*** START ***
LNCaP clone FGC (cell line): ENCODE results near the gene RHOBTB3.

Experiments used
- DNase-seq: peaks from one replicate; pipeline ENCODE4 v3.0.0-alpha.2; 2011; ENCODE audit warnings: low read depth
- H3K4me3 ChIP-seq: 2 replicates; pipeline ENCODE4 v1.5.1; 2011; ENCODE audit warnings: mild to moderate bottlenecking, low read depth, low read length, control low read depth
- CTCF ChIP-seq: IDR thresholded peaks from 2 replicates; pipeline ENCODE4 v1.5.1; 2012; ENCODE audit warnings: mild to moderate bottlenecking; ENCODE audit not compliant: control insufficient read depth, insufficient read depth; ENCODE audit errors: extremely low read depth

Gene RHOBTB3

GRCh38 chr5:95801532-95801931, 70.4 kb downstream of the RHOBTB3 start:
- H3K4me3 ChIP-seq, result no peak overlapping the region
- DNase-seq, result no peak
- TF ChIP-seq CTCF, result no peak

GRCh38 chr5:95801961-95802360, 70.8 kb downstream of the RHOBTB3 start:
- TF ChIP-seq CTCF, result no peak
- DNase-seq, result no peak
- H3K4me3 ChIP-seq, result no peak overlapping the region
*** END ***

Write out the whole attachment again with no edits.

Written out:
LNCaP clone FGC (cell line): ENCODE results near the gene RHOBTB3.

Experiments used
- DNase-seq: peaks from one replicate; pipeline ENCODE4 v3.0.0-alpha.2; 2011; ENCODE audit warnings: low read depth
- H3K4me3 ChIP-seq: 2 replicates; pipeline ENCODE4 v1.5.1; 2011; ENCODE audit warnings: mild to moderate bottlenecking, low read depth, low read length, control low read depth
- CTCF ChIP-seq: IDR thresholded peaks from 2 replicates; pipeline ENCODE4 v1.5.1; 2012; ENCODE audit warnings: mild to moderate bottlenecking; ENCODE audit not compliant: control insufficient read depth, insufficient read depth; ENCODE audit errors: extremely low read depth

Gene RHOBTB3

GRCh38 chr5:95801532-95801931, 70.4 kb downstream of the RHOBTB3 start:
- H3K4me3 ChIP-seq, result no peak overlapping the region
- DNase-seq, result no peak
- TF ChIP-seq CTCF, result no peak

GRCh38 chr5:95801961-95802360, 70.8 kb downstream of the RHOBTB3 start:
- TF ChIP-seq CTCF, result no peak
- DNase-seq, result no peak
- H3K4me3 ChIP-seq, result no peak overlapping the region